Advanced Search
MyIDEAS: Login

Implementing Extended Producer Responsibility in Flemish Waste Policy: Evaluation of the Introduction of the Duty of Acceptance

Contents:

Author Info

  • R. BRACKE

    ()

  • M. DE CLERCQ

    ()

Registered author(s):

    Abstract

    In order to implement extended producer responsibility in the Flemish waste policy, the Flemish government introduced the duty of acceptance in the Waste Decree. At the moment, the duty applies for paper, batteries, vehicles, tyres and electrical and electronic equipment. Producers are obliged to set up free of charge take-back collection systems for the disposal of their products in the post-consumption phase. As such, market failure is corrected by reconverting social costs into private ones, respecting the polluter pays principle. For the practical execution of the basic rules laid down in the legal framework, negotiated agreements are concluded with sector associations. This sector-based policy approach allows setting up efficient collection and disposal networks taking into account the specific characteristics of each waste product rather than implementing a uniform system. Although the duty of acceptance confronts producers with waste management responsibilities, they have actually succeeded in shifting most of the burden to the recovery sector. As waste management organisations have become the rightful owner of end-of-life products, they were able to create a rivalry amongst waste management companies. This enabled them to impose the recovery targets, to which the producers have engaged themselves in the negotiated agreements, on the recovery sector. On the one hand the monopolistic position of these waste management organisations stimulates market concentration in the recovery sector, setting aside small and medium sized companies, which could lead to negative monopolistic consequences. On the other hand, this entails a positive effect on the environmental performance of the recovery sector. Moreover, a lot of management tasks are passed on from government administrations to these private waste management organisations so that more government resources can be spent to tailor-made waste policy making. Additional resources and learning experiences have significantly improved the quality of more recently concluded negotiated agreements. Convinced that this innovative policy approach contributes to the overall goal of sustainable development, the government has already planned to start up additional sector-based policy programs based on the duty of acceptance.

    Download Info

    If you experience problems downloading a file, check if you have the proper application to view it first. In case of further problems read the IDEAS help page. Note that these files are not on the IDEAS site. Please be patient as the files may be large.
    File URL: http://www.feb.ugent.be/nl/Ondz/wp/Papers/wp_05_302.pdf
    Download Restriction: no

    Bibliographic Info

    Paper provided by Ghent University, Faculty of Economics and Business Administration in its series Working Papers of Faculty of Economics and Business Administration, Ghent University, Belgium with number 05/302.

    as in new window
    Length: 29 pages
    Date of creation: Apr 2005
    Date of revision:
    Handle: RePEc:rug:rugwps:05/302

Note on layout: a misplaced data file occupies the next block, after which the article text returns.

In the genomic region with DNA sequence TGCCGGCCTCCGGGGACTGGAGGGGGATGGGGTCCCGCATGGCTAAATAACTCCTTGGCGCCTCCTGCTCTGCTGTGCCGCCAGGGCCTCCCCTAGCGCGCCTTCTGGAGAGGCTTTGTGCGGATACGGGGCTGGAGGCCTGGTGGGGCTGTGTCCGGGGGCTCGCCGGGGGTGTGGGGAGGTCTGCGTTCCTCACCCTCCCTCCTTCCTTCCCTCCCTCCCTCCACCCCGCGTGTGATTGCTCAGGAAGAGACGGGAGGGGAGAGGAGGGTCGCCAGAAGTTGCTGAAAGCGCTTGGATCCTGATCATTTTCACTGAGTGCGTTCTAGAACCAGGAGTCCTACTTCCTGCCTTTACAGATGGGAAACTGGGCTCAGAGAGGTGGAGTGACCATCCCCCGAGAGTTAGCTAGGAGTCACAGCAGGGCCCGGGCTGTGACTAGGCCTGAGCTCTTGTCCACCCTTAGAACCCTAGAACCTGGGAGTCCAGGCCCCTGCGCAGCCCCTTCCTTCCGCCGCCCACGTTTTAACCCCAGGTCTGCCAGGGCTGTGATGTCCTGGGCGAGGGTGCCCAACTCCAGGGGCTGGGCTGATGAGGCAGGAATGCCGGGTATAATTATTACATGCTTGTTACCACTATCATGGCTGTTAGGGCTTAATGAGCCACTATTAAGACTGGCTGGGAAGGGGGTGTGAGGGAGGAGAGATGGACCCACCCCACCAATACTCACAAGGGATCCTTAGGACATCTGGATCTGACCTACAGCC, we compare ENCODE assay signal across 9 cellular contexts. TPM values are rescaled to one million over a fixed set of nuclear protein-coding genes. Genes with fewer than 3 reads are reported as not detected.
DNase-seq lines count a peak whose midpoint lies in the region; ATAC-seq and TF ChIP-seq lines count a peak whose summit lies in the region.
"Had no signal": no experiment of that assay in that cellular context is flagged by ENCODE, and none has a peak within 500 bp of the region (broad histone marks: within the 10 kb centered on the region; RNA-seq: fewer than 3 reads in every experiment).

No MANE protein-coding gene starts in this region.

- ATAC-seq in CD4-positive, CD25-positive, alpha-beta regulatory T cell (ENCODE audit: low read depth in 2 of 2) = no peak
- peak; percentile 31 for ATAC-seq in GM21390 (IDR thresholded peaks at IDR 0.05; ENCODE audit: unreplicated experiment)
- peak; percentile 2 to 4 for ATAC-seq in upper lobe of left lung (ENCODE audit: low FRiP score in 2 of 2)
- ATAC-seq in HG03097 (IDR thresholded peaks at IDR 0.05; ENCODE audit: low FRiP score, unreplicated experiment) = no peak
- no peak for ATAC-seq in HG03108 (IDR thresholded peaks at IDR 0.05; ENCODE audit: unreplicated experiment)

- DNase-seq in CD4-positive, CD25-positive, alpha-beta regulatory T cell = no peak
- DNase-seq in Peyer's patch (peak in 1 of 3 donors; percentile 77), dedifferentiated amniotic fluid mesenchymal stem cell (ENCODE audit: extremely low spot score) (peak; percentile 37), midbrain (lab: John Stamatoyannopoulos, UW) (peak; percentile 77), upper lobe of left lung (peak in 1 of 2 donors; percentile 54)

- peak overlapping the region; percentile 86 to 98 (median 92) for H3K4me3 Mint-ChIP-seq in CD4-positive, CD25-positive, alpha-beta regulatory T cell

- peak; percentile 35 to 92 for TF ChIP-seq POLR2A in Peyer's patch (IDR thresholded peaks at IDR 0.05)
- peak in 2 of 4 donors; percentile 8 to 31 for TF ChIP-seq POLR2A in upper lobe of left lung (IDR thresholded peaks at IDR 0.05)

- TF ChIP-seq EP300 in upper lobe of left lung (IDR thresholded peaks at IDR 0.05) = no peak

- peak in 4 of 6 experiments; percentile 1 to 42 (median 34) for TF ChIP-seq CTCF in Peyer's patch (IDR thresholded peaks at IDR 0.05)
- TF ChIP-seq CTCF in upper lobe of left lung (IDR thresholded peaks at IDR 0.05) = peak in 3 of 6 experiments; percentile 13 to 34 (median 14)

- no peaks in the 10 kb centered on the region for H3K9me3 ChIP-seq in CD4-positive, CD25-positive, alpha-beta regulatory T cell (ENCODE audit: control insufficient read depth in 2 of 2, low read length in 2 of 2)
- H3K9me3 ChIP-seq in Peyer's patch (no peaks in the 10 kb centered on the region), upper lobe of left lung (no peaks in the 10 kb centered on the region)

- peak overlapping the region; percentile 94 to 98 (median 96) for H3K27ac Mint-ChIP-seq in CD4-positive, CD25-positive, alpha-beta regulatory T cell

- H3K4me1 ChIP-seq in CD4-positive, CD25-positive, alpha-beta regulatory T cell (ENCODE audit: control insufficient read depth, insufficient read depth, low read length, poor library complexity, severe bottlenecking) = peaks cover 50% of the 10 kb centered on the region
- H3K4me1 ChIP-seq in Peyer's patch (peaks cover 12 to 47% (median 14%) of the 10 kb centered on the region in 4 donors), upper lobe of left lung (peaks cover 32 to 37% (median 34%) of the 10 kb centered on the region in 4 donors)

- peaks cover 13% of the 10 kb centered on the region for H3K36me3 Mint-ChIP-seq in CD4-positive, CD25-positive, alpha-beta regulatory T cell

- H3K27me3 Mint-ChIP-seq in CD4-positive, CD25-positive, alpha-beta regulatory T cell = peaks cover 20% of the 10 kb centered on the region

Contact details of provider:
    Postal: Hoveniersberg 4, B-9000 Gent
    Phone: ++ 32 (0) 9 264 34 61
    Fax: ++ 32 (0) 9 264 35 92
    Web page: http://www.ugent.be/eb
    More information through EDIRC

    Related research

    Keywords: Waste management policy; extended producer responsibility; negotiated agreements; duty of acceptance;

    This paper has been announced in the following NEP Reports:

    References

    References listed on IDEAS
    Please report citation or reference errors to , or , if you are the registered author of the cited work, log in to your RePEc Author Service profile, click on "citations" and make appropriate adjustments.:
    as in new window
    1. Marco Runkel, 2003. "Product Durability and Extended Producer Responsibility in Solid Waste Management," Environmental & Resource Economics, European Association of Environmental and Resource Economists, vol. 24(2), pages 161-182, February.
    Full references (including those not matched with items on IDEAS)

    Citations

    Lists

    This item is not listed on Wikipedia, on a reading list or among the top items on IDEAS.

    Statistics

    Access and download statistics

    Corrections

    When requesting a correction, please mention this item's handle: RePEc:rug:rugwps:05/302. See general information about how to correct material in RePEc.

    For technical questions regarding this item, or to correct its authors, title, abstract, bibliographic or download information, contact: (Nathalie Verhaeghe).

    If you have authored this item and are not yet registered with RePEc, we encourage you to do it here. This allows to link your profile to this item. It also allows you to accept potential citations to this item that we are uncertain about.

    If references are entirely missing, you can add them using this form.

    If the full references list an item that is present in RePEc, but the system did not link to it, you can help with this form.

    If you know of missing items citing this one, you can help us creating those links by adding the relevant references in the same way as above, for each refering item. If you are a registered author of this item, you may also want to check the "citations" tab in your profile, as there may be some citations waiting for confirmation.

    Please note that corrections may take a couple of weeks to filter through the various RePEc services.